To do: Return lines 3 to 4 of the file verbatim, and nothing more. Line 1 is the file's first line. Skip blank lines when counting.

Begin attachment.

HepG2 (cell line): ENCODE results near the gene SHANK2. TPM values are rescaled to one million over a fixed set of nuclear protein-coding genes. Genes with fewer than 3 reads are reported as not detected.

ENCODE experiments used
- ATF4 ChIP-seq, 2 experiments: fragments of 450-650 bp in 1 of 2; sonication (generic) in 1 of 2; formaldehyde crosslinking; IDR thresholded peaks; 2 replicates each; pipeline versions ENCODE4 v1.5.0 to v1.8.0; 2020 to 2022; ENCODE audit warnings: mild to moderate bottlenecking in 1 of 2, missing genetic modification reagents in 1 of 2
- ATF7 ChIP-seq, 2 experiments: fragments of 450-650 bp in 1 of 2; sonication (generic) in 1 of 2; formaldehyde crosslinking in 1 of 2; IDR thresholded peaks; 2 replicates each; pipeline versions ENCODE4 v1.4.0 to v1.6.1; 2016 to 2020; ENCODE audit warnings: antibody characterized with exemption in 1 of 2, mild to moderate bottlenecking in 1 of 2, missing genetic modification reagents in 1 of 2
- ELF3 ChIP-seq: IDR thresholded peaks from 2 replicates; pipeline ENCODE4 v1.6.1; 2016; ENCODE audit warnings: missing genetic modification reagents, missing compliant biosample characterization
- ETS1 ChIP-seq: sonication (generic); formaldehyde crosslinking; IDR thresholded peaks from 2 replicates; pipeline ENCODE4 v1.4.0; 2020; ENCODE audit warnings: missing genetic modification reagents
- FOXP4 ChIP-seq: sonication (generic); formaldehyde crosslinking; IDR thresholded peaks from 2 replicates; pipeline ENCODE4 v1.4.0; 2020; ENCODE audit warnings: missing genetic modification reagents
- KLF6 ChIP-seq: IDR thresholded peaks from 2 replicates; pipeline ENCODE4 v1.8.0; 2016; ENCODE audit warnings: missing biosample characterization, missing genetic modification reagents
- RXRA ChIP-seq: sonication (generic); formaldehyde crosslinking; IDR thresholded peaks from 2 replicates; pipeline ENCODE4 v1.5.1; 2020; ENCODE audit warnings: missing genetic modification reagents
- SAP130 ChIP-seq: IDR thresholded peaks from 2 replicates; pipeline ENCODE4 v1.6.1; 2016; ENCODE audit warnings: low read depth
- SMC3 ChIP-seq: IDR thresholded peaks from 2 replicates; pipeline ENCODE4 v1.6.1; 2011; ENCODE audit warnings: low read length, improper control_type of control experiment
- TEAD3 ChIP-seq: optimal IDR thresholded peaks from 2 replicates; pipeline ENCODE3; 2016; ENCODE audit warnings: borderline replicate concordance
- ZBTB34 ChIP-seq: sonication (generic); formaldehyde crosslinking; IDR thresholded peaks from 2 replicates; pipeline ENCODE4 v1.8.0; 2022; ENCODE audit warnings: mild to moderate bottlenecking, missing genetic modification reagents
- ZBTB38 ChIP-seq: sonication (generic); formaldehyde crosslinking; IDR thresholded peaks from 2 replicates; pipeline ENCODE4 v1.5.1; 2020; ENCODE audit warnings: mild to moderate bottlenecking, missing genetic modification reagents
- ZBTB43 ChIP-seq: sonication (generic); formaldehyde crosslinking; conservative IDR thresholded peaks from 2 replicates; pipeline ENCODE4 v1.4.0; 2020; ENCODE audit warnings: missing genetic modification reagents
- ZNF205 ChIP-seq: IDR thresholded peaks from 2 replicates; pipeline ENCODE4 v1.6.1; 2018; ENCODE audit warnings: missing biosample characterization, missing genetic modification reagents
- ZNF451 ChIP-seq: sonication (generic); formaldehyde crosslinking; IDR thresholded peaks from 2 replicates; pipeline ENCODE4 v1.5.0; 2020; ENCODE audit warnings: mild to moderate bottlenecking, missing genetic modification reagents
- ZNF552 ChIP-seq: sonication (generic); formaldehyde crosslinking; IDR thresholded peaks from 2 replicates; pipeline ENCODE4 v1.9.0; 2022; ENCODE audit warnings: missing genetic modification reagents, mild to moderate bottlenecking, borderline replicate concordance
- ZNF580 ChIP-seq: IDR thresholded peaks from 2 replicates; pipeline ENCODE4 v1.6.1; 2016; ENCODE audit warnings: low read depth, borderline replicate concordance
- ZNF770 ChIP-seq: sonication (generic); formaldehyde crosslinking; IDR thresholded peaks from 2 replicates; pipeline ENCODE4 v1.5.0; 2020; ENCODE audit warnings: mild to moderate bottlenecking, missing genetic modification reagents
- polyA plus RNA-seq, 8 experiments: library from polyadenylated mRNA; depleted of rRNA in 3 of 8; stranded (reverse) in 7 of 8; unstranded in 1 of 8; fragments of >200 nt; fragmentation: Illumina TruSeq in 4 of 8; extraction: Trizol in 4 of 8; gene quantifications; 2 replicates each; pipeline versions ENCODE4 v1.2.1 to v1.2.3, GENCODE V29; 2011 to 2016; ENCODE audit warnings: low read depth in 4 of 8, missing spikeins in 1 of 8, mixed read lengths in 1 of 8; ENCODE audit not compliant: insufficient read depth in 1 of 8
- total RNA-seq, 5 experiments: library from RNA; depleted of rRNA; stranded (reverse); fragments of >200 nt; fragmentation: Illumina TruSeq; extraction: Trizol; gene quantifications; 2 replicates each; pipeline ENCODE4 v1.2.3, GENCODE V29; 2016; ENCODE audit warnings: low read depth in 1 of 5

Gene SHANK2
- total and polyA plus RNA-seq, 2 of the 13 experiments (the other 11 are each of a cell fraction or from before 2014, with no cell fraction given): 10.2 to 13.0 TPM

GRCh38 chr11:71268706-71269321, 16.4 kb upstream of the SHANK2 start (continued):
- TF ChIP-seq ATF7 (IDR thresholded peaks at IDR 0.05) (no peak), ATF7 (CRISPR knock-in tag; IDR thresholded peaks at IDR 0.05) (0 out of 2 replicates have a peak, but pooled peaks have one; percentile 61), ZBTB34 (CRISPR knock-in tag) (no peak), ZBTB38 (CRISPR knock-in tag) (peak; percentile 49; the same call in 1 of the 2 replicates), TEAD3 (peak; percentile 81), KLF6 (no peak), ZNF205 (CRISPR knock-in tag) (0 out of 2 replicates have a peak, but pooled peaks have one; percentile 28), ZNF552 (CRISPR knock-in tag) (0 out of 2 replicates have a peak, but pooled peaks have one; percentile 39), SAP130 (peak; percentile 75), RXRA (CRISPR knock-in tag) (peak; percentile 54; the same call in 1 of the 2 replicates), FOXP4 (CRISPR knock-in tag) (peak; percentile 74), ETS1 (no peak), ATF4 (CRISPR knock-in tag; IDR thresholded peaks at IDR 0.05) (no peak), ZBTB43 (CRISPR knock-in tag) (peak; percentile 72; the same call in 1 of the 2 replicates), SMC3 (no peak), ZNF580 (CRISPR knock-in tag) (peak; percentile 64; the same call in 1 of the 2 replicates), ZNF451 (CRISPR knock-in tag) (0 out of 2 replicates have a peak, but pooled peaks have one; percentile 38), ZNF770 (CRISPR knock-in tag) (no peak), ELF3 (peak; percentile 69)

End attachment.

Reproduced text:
- ATF4 ChIP-seq, 2 experiments: fragments of 450-650 bp in 1 of 2; sonication (generic) in 1 of 2; formaldehyde crosslinking; IDR thresholded peaks; 2 replicates each; pipeline versions ENCODE4 v1.5.0 to v1.8.0; 2020 to 2022; ENCODE audit warnings: mild to moderate bottlenecking in 1 of 2, missing genetic modification reagents in 1 of 2
- ATF7 ChIP-seq, 2 experiments: fragments of 450-650 bp in 1 of 2; sonication (generic) in 1 of 2; formaldehyde crosslinking in 1 of 2; IDR thresholded peaks; 2 replicates each; pipeline versions ENCODE4 v1.4.0 to v1.6.1; 2016 to 2020; ENCODE audit warnings: antibody characterized with exemption in 1 of 2, mild to moderate bottlenecking in 1 of 2, missing genetic modification reagents in 1 of 2